Actinobacteria Secondary Metabolites as a Potential Antimicrobial Agents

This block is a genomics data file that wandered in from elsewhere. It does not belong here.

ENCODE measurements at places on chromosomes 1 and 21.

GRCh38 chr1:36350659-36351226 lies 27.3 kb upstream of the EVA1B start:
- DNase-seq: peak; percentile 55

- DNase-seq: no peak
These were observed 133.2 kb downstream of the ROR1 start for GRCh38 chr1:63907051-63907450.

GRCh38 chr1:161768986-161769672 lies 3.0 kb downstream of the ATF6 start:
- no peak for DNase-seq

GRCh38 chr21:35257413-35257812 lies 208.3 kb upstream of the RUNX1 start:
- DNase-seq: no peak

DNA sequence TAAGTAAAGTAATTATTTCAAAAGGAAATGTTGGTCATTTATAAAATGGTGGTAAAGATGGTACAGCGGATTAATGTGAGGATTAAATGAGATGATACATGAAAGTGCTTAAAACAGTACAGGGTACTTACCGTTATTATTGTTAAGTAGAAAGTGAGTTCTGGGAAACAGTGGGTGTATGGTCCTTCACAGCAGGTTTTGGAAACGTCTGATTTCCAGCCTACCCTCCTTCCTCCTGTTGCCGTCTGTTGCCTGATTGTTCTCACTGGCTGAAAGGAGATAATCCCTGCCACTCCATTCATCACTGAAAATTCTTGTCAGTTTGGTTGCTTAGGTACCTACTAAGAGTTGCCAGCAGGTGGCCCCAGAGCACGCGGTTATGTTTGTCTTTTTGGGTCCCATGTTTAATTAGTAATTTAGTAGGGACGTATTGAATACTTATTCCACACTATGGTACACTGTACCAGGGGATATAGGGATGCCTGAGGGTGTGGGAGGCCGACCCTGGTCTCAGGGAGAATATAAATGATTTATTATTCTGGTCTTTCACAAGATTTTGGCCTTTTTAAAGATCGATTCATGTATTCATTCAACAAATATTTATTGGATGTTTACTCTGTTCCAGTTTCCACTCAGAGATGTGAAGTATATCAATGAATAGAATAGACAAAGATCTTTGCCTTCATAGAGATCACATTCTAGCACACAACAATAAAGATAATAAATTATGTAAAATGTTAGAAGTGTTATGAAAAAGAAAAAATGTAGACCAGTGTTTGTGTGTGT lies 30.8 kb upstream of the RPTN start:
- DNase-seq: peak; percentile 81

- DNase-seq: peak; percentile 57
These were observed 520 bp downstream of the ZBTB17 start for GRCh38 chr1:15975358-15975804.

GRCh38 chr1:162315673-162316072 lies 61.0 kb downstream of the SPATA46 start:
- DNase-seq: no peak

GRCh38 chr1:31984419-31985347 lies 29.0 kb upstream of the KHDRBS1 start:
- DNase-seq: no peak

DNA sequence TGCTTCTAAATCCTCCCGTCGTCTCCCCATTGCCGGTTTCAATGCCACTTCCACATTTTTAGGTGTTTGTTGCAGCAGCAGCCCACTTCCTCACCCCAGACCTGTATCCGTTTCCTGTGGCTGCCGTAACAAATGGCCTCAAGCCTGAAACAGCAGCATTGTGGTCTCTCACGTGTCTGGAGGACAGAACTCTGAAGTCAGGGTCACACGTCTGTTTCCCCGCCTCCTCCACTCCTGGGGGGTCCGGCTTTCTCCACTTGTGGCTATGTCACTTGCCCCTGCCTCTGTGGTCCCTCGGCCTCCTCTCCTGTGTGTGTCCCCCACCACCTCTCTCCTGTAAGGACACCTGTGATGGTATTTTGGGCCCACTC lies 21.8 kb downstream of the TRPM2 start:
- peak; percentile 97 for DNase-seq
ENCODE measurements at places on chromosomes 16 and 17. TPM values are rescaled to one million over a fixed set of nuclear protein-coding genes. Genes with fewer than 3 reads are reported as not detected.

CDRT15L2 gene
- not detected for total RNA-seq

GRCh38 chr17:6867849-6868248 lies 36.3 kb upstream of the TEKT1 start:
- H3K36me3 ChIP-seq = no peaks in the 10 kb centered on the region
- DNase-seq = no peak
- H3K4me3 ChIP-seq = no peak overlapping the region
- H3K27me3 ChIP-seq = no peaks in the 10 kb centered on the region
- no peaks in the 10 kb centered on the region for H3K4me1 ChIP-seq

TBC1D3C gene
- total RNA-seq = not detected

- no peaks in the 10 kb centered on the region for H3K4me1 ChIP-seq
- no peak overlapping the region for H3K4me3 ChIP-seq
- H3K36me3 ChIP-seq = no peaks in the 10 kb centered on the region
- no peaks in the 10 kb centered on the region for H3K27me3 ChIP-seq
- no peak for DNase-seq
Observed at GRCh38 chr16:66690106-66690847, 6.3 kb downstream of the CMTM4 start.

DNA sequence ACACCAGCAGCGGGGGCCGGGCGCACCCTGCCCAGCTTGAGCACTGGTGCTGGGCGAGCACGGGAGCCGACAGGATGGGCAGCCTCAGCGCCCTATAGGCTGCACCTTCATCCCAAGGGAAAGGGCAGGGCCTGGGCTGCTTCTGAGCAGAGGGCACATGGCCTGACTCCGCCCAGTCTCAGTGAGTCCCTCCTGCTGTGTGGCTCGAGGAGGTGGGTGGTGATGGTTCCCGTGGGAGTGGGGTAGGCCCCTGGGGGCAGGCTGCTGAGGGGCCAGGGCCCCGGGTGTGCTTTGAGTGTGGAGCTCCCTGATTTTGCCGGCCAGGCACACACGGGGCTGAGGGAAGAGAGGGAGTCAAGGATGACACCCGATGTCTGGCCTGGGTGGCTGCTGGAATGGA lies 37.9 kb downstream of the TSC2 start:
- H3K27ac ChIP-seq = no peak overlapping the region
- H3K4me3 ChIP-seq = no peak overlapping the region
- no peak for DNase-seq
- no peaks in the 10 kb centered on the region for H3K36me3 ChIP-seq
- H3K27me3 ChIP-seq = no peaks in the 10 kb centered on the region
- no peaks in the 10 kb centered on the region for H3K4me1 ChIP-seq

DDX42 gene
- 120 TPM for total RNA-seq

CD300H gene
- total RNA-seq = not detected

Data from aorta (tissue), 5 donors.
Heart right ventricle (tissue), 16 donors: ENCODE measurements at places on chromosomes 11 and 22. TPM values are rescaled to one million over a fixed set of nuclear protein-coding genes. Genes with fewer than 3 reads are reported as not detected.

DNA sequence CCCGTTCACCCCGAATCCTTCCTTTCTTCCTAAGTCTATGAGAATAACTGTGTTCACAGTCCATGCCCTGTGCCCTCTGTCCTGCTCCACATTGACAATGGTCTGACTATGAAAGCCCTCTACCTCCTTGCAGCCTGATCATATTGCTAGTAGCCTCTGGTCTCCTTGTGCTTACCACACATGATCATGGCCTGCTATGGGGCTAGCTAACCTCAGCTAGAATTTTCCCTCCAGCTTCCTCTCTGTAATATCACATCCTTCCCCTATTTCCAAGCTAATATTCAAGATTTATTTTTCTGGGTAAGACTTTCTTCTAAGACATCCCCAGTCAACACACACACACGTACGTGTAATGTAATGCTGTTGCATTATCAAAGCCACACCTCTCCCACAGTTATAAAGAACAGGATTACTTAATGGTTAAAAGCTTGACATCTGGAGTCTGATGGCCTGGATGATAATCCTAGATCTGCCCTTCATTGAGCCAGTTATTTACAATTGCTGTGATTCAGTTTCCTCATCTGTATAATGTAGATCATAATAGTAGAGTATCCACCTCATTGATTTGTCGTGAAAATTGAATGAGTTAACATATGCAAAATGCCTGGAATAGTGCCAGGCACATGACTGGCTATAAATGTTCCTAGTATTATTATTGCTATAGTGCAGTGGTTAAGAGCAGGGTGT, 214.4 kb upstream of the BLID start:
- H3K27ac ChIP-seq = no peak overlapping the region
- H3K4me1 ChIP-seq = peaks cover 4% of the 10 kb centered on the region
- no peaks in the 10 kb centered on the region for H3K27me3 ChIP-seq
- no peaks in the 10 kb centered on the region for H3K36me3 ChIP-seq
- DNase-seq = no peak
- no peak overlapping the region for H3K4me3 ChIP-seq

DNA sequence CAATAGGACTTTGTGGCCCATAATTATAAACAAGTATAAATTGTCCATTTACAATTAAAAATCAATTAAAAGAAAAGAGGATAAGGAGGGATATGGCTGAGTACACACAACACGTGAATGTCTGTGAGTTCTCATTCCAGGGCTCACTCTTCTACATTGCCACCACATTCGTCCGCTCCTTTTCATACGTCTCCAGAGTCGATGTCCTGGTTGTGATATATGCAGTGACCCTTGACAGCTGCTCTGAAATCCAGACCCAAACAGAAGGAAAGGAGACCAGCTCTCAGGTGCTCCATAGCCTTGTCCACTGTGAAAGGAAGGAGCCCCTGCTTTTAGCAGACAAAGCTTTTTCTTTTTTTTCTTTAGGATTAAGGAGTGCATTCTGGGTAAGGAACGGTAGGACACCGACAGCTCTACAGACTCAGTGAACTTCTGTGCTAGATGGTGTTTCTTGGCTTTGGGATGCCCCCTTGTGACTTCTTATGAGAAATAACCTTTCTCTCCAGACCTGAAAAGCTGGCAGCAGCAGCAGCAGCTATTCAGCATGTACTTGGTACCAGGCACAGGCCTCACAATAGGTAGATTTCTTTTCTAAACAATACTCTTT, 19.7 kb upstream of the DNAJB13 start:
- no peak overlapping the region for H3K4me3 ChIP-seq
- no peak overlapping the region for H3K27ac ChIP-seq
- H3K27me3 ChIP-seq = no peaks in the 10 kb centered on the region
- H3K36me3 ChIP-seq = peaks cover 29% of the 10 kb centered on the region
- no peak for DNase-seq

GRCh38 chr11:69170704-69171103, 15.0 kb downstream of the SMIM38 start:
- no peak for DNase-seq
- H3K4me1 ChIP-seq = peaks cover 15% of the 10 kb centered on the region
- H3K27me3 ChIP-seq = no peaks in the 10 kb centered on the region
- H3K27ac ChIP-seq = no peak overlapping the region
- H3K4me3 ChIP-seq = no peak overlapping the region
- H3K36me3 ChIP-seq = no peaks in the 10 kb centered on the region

Actinobacteria are Gram positive organisms that have a high GC content in their genome. Bacteria in this phylum are capable of producing spores and even antimicrobial agents. Also, these microorganisms can help degrade various polysaccharides such as chitin, lignocellulose, cellulose. Some actinobacteria can live in symbiosis with termites, which can help decompose matter and can also provide protection to the termites inhibiting growth of entomopathogenic fungi. Previous studies have determined Actinobacteria inhibit growth of entomopathogenic fungi such as Beauveria bassiana and Metarhizium anisopliae. The objective of this study is to determine secondary metabolites and/or extracellular enzymes that can act as antimicrobial agents isolated from different Actinobacteria associated with termites in Puerto Rico (workers and soldiers). Actinobacteria were isolated by drowning the termites in phosphate buffer and beating them afterwards. The extract was inoculated in Chitin Agar, since Actinobacteria can use it as a carbon source. After isolating the bacteria, a sub-cultivation on Malt extract agar (MEA) was performed for extraction of secondary metabolites. A solid-liquid extraction was performed using organic solvents (ethyl acetate and methanol). The ethyl acetate extract was preliminary subjected to chemical tests in order to identify functional groups. 1H-, 13C-, and 31P- Nuclear Magnetic Resonances (NMR) experiments shown the presence of aldehydes, carboxylic acids, esters, and amides carbonyl groups, in addition to aromatic systems. 13C-NMR showed evidence of the presence of phosphorus atoms in the crude extract, which was later confirmed by 31P-NMR. High Performance Liquid Chromatography (HPLC) coupled to tandem Mass spectrometry (MS) it is in process and will further provide a metabolomic analysis of the crude extract.